PHP Service Manager
Want to write truly service based, loosely-coupled code, this library provides that.



Service Manager

Install the component

The best way to install the component is using Composer.

composer require webiny/service-manager

For additional versions of the package, visit the Packagist page.

Usage

Available service configuration parameters are:

  • Class
  • Arguments (Object & ObjectArguments)
  • Abstract
  • Calls
  • Scope

Extra parameters, for factory services, are:

  • Factory - class or service
  • Static (Optional) - defaults to TRUE, means that Method will be called statically on Factory object
  • Method - a method to call on Factory object
  • MethodArguments (Optional) - method arguments for Method

There are 2 possible types of scope:

  • container (Default) - only 1 instance of service is created, and is re-used on each subsequent request of service
  • prototype - a new instance of service is created each time a service is requested

Service definition

To register a service you need to create a service config object (using ConfigObject class) and pass it to ServiceManager

You can either create your configuration files in YAML or use plain PHP and build arrays straight from your code. If using PHP - call new ConfigObject($configArray) to build a proper config object. If using YAML - call $config = Config::getInstance()->yaml($pathToYourConfigFile);

Basic service definition takes only Class parameter:

$config = [
    'Class' => '\My\Service\Class'
];

ServiceManager::getInstance()->registerService('MyService', new ConfigObject($config));

// Now get your service
$myService = ServiceManager::getInstance()->getService('MyService');

You can group your services in logic groups, by creating an array of service definitions and then registering them as a group:

$config = [
    'MyLogger' => [
        'Class' => '\My\Service\Class'
    ],
    'MyMailer' => [
        'Class' => '\My\Mailer\Class'
    ]
];

ServiceManager::getInstance()->registerServices('MyServiceGroup', new ConfigObject($config));

// Now get your specific service
$myMailer = ServiceManager::getInstance()->getService('MyServiceGroup.MyMailer');

Constructor arguments

You can provide constructor arguments to your service class, by using Arguments parameter. Argument can be any value, including class name (it will be instantiated and passed to constructor as a PHP object) and a reference to another service (enter service reference using @ character):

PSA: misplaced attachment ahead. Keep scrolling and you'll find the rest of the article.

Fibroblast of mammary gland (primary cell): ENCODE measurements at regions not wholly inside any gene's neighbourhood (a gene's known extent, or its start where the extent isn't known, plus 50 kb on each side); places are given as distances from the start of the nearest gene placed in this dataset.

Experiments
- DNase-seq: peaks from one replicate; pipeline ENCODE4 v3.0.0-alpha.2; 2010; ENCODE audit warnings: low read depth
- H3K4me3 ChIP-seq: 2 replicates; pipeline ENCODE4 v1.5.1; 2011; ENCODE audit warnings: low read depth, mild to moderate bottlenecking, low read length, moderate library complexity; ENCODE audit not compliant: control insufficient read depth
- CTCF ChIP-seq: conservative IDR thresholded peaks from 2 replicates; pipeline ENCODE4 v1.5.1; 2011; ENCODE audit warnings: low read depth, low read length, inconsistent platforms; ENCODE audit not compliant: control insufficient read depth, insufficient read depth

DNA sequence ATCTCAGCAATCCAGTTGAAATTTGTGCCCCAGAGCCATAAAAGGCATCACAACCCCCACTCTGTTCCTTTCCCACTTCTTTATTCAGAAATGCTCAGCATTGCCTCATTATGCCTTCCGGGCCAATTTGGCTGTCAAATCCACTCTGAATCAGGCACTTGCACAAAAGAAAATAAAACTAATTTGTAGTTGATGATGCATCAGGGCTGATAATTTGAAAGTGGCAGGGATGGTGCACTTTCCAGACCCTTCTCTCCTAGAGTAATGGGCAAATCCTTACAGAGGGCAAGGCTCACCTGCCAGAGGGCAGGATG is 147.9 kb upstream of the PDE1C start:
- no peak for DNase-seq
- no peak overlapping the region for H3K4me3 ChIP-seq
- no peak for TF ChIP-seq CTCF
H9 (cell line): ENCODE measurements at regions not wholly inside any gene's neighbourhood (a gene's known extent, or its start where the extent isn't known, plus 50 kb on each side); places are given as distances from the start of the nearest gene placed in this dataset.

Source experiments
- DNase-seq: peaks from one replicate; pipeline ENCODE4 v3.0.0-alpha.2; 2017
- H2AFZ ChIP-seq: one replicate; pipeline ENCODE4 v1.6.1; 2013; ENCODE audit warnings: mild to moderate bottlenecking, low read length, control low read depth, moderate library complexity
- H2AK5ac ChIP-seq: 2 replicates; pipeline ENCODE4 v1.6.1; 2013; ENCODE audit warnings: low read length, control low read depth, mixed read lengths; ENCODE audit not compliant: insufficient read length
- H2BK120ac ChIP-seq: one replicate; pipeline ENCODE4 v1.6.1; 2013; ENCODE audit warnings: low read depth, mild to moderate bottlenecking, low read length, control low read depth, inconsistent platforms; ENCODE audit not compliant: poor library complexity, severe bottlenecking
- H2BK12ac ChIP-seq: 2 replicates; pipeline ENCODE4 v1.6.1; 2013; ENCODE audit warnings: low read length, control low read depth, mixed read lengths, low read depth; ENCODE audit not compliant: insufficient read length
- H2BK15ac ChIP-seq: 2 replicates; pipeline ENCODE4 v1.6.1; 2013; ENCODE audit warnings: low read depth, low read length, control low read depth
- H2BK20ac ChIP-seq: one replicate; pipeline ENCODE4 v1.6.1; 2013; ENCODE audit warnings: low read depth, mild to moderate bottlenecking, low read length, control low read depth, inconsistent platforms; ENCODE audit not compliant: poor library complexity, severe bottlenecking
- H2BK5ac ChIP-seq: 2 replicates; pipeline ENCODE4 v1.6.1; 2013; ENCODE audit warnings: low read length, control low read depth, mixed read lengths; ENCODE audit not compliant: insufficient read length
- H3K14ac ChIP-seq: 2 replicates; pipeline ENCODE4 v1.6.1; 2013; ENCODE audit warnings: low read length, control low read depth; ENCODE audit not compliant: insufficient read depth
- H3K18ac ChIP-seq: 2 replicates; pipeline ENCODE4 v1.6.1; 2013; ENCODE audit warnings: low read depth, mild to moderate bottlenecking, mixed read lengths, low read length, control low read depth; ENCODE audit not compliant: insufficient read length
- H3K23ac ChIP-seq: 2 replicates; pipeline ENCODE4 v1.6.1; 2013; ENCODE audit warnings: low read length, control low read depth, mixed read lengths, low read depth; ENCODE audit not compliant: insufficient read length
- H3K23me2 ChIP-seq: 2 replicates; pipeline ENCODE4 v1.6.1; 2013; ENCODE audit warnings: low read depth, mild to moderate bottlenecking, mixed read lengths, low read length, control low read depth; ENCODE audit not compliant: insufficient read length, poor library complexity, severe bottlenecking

$config = [
    'Class' => '\My\Service\Class'
    'Arguments' => ['FirstArgument', [1,2,3], '\This\Class\Will\Be\Instantiated', '@someOtherService']
];

In case you need to provide constructor parameters to your argument class or service, you will need to use an extended arguments syntax (here is a config example written in YAML):

Class: \My\Service\Class
Arguments:
    name: FirstArgument
    ids: [1,2,3]
    some_instance:
        Object: \This\Class\Will\Be\Instantiated
        ObjectArguments: [Name, Y-m-d]
    some_service:
        Object: @some.other.service
        ObjectArguments: [Name]

Creating service from a YAML config file

To create a ConfigObject out of your YAML file and register a new service, simply call:

$config = Config::getInstance()->yaml($pathToYourConfigFile);
ServiceManager::getInstance()->registerService('MyNewService', $config);

Service object method calls

In case you need to call some methods on your service instance, you can specify them using Calls parameter:

Class: \My\Service\Class
Arguments: [FirstArgument, [1,2,3], \This\Class\Will\Be\Instantiated, @some.other.service]
Calls:
    - [yourMethod]
    - [yourMethodWithArguments, [Arg1, 123]]
    - [yourMethodWithClassArgument, [\Some\Class\That\Will\Be\Instantiated]]
    - [yourMethodWithServiceArgument, [@some_service]]

Abstract services and parameters

Service manager also supports abstract services. When you have 2 or more services sharing similar functionality, you can extract common stuff into an abstract service. In the following example we also use Parameters. Parameters are like variables, define them once, and reuse whenever you need them.

Parameters config file:

# Definition of parameters
logger.class: \Webiny\Component\Logger\Logger
logger.driver.class: \Webiny\Component\Logger\Drivers\Webiny
logger.handler.udp.class: \Webiny\Component\Logger\Drivers\Webiny\Handlers\UDPHandler

NOTE: At the moment, parameters can not be used in ObjectArguments.

Services config file (this can also be defined in plain PHP array):

UdpHandler:
    Class: %logger.handler.udp.class%
TrayLoggerAbstract:
    Abstract: true
    Class: %logger.class%
    Calls:
      - [addHandler, [@UdpHandler]]
WebinySystem:
    Parent: @TrayLoggerAbstract
    Arguments: [System, %logger.driver.class%]
WebinyEcommerce:
    Parent: @TrayLoggerAbstract